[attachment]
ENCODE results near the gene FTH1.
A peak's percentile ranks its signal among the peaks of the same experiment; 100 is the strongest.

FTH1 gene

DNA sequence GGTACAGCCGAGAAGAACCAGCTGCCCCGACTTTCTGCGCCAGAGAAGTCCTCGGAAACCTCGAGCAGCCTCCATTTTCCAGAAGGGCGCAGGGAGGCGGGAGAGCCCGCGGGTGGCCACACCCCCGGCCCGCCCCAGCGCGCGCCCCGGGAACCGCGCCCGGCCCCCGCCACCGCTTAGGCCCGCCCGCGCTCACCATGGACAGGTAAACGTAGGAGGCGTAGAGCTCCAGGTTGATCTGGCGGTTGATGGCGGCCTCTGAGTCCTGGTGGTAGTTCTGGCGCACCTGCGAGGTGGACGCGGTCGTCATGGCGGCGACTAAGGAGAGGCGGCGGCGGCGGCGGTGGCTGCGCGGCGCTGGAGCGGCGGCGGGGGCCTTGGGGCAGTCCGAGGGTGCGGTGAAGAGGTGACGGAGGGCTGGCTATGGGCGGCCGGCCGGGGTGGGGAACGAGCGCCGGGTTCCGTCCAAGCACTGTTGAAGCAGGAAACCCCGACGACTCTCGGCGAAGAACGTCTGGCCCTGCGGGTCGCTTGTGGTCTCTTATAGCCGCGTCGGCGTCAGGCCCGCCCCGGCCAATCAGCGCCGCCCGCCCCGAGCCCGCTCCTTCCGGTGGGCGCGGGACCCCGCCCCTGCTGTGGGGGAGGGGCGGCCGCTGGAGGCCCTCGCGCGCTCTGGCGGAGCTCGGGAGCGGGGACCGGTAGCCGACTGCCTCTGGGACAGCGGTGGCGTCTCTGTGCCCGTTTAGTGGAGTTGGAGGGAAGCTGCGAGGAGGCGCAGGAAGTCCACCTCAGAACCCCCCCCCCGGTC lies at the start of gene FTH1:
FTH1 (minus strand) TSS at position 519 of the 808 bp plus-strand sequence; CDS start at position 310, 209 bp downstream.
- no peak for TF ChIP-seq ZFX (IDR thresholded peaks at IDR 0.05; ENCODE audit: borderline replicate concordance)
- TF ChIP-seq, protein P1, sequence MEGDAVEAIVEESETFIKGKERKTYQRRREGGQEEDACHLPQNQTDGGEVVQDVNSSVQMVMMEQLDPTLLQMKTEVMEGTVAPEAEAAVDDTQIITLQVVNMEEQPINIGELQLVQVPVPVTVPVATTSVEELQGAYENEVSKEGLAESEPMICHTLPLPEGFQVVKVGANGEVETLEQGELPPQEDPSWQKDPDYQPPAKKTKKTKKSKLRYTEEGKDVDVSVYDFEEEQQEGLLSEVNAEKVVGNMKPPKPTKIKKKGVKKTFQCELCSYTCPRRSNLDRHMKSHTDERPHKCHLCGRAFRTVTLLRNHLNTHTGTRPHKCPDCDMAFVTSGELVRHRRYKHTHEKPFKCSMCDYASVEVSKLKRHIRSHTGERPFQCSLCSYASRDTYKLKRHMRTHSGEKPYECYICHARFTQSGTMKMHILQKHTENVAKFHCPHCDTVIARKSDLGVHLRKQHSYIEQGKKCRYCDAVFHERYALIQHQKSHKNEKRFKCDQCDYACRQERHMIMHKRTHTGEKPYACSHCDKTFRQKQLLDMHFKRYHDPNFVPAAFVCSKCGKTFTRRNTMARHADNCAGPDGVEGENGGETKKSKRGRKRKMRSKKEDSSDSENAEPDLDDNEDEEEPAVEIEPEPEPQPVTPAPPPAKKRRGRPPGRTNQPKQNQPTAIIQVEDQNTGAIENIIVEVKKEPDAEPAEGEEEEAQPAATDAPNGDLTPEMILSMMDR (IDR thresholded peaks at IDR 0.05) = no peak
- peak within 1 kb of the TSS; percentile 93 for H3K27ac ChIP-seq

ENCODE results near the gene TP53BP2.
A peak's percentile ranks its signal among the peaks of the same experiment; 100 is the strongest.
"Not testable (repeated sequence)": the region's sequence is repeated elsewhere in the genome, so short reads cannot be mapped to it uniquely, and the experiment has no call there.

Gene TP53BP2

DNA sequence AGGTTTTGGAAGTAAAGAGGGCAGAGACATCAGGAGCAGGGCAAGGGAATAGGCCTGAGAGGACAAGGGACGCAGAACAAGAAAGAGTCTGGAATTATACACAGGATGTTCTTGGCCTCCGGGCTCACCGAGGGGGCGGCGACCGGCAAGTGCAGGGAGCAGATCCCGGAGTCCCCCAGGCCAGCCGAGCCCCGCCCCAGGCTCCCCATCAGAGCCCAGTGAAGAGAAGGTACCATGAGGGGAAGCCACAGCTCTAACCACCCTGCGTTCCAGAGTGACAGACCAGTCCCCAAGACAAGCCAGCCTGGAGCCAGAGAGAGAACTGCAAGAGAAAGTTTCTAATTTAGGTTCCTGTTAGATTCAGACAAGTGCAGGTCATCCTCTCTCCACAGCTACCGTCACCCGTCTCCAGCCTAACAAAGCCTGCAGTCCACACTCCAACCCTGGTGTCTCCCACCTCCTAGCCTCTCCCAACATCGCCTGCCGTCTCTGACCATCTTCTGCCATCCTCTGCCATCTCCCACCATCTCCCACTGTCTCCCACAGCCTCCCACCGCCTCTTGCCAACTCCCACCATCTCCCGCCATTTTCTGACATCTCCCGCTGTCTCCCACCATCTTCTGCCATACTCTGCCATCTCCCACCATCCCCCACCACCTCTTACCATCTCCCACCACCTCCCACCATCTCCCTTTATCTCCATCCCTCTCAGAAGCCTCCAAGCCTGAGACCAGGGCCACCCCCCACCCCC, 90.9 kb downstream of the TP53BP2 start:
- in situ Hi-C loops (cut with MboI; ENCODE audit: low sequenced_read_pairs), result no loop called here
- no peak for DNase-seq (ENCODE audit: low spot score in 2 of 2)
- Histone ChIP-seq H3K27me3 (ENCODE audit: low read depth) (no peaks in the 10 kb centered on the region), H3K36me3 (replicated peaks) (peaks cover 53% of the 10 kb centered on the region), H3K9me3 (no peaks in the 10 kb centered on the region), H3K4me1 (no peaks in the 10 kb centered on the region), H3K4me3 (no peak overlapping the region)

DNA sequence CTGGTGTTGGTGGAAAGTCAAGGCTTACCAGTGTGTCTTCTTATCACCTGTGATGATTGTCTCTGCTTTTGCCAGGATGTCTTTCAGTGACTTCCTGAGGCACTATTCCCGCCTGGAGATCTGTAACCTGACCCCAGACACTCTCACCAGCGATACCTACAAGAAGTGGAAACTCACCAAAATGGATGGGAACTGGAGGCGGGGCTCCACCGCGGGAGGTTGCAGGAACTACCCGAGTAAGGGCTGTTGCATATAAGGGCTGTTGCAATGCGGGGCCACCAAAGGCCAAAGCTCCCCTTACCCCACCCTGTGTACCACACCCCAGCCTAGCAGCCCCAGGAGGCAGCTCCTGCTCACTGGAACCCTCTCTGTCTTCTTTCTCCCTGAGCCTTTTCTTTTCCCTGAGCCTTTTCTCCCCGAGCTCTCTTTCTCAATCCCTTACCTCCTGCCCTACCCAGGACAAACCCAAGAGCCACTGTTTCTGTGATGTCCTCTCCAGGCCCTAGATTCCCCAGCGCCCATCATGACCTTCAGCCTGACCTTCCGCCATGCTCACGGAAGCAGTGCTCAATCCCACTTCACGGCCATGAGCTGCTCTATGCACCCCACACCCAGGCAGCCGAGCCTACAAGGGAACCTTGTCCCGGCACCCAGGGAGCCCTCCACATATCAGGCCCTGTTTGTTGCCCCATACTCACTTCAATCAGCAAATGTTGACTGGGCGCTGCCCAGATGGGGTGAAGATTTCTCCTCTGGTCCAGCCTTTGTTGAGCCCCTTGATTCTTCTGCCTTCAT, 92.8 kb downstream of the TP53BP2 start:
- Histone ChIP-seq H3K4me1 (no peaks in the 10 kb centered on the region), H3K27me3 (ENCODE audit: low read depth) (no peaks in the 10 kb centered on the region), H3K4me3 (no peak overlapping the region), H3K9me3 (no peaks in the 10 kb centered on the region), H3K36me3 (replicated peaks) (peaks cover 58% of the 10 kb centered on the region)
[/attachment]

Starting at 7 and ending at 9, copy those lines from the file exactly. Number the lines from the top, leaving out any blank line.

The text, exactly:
- TF ChIP-seq, protein P1, sequence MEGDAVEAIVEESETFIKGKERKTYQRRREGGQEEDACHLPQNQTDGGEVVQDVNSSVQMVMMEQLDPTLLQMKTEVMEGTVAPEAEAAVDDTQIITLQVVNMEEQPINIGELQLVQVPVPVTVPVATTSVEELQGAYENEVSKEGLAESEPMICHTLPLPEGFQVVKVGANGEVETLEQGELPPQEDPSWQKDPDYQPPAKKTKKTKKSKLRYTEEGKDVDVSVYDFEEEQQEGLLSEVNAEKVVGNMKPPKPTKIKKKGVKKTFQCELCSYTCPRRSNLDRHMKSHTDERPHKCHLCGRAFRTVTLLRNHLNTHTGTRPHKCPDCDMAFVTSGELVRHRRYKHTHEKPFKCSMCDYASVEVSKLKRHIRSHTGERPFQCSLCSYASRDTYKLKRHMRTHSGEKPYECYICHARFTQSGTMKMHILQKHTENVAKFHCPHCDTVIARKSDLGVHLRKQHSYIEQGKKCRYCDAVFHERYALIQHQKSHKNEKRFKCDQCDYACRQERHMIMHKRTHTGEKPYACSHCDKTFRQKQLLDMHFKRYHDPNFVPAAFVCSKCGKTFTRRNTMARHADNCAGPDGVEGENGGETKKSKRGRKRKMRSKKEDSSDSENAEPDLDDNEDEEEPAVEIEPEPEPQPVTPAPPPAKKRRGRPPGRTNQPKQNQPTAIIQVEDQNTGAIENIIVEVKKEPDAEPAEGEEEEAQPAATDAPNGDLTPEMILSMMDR (IDR thresholded peaks at IDR 0.05) = no peak
- peak within 1 kb of the TSS; percentile 93 for H3K27ac ChIP-seq

ENCODE results near the gene TP53BP2.